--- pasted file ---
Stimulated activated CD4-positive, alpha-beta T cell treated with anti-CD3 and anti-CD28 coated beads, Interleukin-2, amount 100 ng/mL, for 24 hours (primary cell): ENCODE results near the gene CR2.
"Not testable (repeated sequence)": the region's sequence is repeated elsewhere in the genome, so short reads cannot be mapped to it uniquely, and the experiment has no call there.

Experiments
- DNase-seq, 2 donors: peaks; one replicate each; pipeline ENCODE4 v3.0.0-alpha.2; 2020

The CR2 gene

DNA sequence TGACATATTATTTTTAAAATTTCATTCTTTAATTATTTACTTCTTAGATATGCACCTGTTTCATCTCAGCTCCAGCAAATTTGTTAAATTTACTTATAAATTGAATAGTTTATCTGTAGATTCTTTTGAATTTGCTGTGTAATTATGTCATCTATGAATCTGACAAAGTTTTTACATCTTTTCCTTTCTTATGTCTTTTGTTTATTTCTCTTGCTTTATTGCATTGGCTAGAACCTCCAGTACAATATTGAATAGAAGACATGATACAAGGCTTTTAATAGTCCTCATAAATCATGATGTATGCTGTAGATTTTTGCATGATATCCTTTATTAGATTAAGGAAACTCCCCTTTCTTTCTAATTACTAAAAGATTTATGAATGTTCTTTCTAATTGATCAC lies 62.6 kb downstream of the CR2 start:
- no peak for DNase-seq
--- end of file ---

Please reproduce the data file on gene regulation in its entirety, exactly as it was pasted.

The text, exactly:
Stimulated activated CD4-positive, alpha-beta T cell treated with anti-CD3 and anti-CD28 coated beads, Interleukin-2, amount 100 ng/mL, for 24 hours (primary cell): ENCODE results near the gene CR2.
"Not testable (repeated sequence)": the region's sequence is repeated elsewhere in the genome, so short reads cannot be mapped to it uniquely, and the experiment has no call there.

Experiments
- DNase-seq, 2 donors: peaks; one replicate each; pipeline ENCODE4 v3.0.0-alpha.2; 2020

The CR2 gene

DNA sequence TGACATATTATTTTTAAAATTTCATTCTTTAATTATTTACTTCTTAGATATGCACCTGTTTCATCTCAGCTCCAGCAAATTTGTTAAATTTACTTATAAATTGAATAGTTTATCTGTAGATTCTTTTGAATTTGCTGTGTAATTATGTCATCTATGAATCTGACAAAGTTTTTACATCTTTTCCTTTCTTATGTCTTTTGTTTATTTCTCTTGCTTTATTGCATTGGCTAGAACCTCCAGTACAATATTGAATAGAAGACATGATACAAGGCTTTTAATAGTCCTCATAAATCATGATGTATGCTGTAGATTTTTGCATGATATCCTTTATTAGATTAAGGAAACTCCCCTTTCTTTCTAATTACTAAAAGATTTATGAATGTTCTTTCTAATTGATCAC lies 62.6 kb downstream of the CR2 start:
- no peak for DNase-seq